A few weeks ago, a staff member at Pittsburgh Medical Associates in Banksville phoned Rose Marie Angelo to tell her an appointment with her longtime family physician had been cancelled.
"They proceeded to tell me he was no longer with Pittsburgh Medical Associates," she recalled recently. "I said, 'Where is he?'
'We don't know.'
'What do you mean you don't know?'"
The office offered to schedule her to see another physician there, but Ms. Angelo would have none of that.
"I have been calling everyone and everywhere to try to find out where he is. This is terrible!"
Ms. Angelo moved to Beaver County last winter but continued to make the trip to town because of her regard for her physician, Tom Bonacorsi. "I've been continuing to see him and I will continue to do so if I can find him," she said.
Her friend, Darlene Taylor, who had recommended the doctor to Ms. Angelo, had a similar reaction when she learned the doctor had left without explanation or information about where he was going. "I'm so hurt right now, and I'm so depressed. They won't tell me anything and I don't even know how to find him," Ms. Taylor said.
In all likelihood, their experience will become more common.
Out of the blue, people will learn their doctor has left a practice with little or no explanation, and without a forwarding address. When a physician effectively disappears, the cause usually is tied to the physician's employment contract, says a local health care attorney.
Michael A. Cassidy, chairman of the health law practice group for the Downtown law firm Tucker Arensberg, represents more than 500 local physicians. He said most physician contracts now contain clauses that prohibit doctors from soliciting patients if they leave a practice.
While it's not always clear what constitutes "solicitation," it generally means departing physicians cannot contact their patients to invite or entice patients to follow them to their new location. They also cannot take their patient list with them, since that is property of the practice.
"I would imagine the doctor wouldn't contact them because he can't, or he doesn't have their address," said Mr. Cassidy.
Contracts also often require that doctors cannot practice medicine within 10 miles of the previous practice office, and sometimes the required distance is even greater. Nor can they give out information about the practice they're leaving. Violating these contract terms could mean a financial penalty, such as loss of severance pay.
Contracts have become more restrictive, but that's not the only reason that more such incidents may occur. The competition between Highmark and UPMC for doctors, and health care overhaul that is steering doctors into larger systems may help make these situations more frequent.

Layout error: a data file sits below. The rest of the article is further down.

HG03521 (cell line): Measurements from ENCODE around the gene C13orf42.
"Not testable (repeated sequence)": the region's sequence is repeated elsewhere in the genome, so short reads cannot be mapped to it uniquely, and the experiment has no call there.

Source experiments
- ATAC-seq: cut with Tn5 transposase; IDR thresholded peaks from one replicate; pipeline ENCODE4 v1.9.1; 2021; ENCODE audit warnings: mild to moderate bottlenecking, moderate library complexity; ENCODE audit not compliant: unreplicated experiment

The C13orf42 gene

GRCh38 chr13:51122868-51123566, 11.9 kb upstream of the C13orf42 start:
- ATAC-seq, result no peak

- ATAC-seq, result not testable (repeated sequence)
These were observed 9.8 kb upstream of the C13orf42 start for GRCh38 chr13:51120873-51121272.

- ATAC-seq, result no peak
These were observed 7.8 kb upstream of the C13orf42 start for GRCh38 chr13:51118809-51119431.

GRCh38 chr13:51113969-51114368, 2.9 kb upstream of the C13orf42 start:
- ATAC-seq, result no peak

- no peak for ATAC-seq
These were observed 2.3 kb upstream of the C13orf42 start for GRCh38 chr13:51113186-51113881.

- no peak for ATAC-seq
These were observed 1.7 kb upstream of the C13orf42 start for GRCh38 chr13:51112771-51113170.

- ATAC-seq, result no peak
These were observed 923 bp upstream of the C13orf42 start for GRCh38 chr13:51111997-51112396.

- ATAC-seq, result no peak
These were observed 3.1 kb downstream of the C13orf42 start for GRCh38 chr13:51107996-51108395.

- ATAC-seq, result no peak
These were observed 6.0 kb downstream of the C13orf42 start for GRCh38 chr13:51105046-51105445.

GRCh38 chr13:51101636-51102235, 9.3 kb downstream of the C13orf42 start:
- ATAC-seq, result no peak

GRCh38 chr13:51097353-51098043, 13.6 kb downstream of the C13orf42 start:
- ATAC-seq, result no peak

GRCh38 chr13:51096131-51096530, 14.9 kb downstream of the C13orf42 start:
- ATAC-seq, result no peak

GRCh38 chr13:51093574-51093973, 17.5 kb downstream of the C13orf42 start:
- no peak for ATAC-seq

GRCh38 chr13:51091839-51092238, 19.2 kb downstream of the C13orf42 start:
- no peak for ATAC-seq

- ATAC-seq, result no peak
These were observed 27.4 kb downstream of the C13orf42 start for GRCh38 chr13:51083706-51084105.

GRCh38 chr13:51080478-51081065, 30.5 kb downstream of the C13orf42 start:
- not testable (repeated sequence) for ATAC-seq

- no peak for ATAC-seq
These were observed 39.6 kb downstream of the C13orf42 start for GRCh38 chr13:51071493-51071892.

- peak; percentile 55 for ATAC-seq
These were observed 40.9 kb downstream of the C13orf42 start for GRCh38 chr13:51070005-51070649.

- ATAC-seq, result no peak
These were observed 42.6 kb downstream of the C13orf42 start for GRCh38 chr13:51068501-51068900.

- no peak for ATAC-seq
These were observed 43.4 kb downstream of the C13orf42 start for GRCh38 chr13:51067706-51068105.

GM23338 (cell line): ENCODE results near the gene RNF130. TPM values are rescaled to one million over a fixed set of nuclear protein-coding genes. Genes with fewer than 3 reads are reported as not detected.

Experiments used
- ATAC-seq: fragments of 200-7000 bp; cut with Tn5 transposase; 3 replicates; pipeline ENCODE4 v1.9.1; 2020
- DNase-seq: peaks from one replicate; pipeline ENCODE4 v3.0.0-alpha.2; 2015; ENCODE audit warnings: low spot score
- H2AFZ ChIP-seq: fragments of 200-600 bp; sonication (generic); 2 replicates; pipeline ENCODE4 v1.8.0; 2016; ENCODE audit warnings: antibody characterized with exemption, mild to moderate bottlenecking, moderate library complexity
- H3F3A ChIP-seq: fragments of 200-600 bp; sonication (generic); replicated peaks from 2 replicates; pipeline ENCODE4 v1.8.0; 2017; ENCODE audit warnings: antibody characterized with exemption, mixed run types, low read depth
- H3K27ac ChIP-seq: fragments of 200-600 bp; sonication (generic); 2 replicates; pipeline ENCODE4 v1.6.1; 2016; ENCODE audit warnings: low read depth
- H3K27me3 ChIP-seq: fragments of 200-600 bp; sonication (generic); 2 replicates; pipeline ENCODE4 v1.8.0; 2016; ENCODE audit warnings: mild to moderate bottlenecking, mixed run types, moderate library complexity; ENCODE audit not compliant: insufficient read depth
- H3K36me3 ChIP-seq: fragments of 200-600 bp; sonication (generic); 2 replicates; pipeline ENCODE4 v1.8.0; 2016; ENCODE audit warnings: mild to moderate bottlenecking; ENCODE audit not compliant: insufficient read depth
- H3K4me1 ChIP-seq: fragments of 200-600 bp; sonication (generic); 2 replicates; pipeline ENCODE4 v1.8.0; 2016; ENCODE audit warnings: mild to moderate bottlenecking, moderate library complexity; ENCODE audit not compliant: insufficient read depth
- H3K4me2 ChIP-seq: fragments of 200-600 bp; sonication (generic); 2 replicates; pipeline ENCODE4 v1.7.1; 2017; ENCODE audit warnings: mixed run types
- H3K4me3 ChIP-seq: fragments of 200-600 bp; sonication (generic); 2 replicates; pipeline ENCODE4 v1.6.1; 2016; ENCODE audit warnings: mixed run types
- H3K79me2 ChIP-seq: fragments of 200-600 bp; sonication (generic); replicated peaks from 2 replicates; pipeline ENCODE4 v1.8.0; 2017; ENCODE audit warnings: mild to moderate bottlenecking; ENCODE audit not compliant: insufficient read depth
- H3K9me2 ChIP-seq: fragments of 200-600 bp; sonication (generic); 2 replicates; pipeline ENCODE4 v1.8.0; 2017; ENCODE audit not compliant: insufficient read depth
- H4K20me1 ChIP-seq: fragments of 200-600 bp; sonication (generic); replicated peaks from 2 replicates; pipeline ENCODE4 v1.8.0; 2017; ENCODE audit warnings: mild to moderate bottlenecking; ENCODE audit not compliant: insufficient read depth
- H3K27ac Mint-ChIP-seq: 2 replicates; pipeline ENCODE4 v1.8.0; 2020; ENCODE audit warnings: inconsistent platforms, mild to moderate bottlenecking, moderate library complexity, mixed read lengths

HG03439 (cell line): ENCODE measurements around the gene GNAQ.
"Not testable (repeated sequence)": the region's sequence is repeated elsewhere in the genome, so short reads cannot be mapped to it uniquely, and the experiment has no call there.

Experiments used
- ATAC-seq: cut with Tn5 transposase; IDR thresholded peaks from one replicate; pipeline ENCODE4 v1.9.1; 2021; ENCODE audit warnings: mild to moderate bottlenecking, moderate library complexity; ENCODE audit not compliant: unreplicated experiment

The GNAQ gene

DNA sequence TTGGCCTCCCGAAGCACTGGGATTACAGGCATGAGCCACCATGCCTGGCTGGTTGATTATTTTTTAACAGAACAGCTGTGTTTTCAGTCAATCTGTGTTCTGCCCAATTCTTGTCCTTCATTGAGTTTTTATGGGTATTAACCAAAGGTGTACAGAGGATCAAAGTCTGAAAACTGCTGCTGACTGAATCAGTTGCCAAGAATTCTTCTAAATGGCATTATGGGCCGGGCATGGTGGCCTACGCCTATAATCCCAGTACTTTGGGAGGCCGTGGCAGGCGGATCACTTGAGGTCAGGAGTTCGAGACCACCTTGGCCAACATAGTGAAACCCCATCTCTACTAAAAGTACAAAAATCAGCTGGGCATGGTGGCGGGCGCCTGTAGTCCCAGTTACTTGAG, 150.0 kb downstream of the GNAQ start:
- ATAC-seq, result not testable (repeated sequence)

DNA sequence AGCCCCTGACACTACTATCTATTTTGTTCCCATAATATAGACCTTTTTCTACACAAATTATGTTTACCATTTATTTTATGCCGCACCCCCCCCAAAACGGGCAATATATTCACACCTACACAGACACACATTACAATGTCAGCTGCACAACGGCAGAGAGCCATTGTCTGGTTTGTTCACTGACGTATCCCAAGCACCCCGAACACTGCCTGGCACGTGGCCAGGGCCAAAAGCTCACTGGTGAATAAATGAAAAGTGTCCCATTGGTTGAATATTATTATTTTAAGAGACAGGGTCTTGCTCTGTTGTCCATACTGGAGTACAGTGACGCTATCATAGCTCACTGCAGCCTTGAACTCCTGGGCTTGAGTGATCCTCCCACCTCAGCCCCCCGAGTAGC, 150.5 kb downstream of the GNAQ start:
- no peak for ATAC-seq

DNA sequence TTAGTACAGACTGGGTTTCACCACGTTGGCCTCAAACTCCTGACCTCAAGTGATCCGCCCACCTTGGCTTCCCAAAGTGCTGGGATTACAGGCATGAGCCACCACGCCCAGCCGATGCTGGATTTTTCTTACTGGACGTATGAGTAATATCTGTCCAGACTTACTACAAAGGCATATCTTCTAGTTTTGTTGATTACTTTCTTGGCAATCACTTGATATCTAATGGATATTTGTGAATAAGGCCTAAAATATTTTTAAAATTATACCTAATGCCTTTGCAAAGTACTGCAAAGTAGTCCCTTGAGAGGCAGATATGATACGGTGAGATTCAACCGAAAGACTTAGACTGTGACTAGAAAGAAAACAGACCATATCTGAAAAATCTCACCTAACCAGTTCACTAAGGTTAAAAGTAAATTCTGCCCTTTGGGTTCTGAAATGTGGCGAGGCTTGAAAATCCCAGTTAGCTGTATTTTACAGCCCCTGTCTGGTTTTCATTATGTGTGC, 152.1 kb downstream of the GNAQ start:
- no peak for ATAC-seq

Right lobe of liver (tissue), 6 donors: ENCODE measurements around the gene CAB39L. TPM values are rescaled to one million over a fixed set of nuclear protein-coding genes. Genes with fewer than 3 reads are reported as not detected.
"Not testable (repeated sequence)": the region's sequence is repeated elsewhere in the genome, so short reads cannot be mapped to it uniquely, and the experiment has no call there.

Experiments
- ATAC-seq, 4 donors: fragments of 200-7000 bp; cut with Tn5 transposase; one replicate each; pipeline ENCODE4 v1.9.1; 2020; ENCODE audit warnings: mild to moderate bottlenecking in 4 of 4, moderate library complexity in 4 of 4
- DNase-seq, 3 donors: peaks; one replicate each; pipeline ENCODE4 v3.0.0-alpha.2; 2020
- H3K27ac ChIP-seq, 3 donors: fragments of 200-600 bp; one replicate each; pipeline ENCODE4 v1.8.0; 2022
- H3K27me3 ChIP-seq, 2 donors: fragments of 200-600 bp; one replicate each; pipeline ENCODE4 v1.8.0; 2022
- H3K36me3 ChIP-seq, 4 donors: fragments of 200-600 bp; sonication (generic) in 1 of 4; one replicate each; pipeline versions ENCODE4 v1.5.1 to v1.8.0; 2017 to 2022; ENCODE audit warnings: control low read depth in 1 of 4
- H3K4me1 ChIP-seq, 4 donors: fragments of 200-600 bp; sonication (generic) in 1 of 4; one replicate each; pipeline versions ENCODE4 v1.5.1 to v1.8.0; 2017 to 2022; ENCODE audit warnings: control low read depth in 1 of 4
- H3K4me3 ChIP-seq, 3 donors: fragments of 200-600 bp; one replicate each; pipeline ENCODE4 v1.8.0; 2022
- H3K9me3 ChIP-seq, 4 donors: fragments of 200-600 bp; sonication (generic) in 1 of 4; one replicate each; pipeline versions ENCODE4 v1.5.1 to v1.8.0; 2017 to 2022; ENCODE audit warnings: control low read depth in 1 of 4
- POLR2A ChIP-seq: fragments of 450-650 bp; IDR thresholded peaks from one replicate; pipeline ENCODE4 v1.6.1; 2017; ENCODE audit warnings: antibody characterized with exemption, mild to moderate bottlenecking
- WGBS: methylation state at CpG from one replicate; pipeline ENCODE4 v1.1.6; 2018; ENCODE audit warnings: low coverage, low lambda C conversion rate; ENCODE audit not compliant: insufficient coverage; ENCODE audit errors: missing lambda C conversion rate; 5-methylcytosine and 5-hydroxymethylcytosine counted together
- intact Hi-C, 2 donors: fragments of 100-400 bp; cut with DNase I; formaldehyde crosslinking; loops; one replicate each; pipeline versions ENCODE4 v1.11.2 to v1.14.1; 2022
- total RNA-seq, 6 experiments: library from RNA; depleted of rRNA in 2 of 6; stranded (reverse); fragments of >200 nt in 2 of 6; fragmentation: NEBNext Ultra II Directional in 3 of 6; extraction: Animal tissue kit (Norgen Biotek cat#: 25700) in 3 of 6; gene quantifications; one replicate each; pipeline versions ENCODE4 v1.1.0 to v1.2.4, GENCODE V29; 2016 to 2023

About six weeks ago, Maxine Plotkin learned her family physician had left her Squirrel Hill practice on very short notice. Neither Ms. Plotkin nor other patients she has spoken to have been able to learn where the doctor went.
"It's frustrating, especially if I were ill. If I had a problem, I don't know where I'd go. To start all over is tough. It can be very traumatic," she said.
Ms. Plotkin understands that the medical practice doesn't want to lose patients or revenue to a departing physician -- and she readily admits that's what would happen in her case.
"I would go to Westmoreland County" to continue with her doctor, Ms. Plotkin said. "I was very fond of her and she gave me a lot of time, and seemed to be very conscientious. She was just very compassionate and caring."
For his part, Dr. Bonacorsi has been located. Last week, insurer Highmark Inc. announced that he and two of his former colleagues at Pittsburgh Medical Associates had signed on with the insurer's network.
Reached by phone last week, Dr. Bonacorsi confirmed that he was contractually prohibited from contacting patients from his former practice, but noted that they are welcome to contact him.
"We haven't deserted them. We're still in the area. We will be in our new office in the very, very near future," he said.
In the meantime, though, patients can be left in the dark in the process, unable to find out what's happened to the doctor they've been seeing for years, even if the doctor has cared for them and their family for generations.
"Unfortunately for patients, they're not getting that story and they feel very upset or left out, and we certainly don't want to paint that picture," Dr. Bonacorsi said.
As for his previous practice, he said simply: "They know where we are and they don't want to say." Reached by phone last week, a supervisor at Pittsburgh Medical Associates declined to comment.
Typically, Mr. Cassidy said doctors in these situations "are torn up emotionally and they are torn up financially. Most of them have deals with productivity requirements, so they want to take those patients with them."
And the practice obviously wants to keep those patients, even if it means not sharing information about the departing doctor.
"The health care business is different from the business of health care," Mr. Cassidy said. "It doesn't seem right. There are a lot of things that don't seem right, but because it's about their health, it seems less right."businessnews - health
Steve Twedt: firstname.lastname@example.org or 412-263-1963.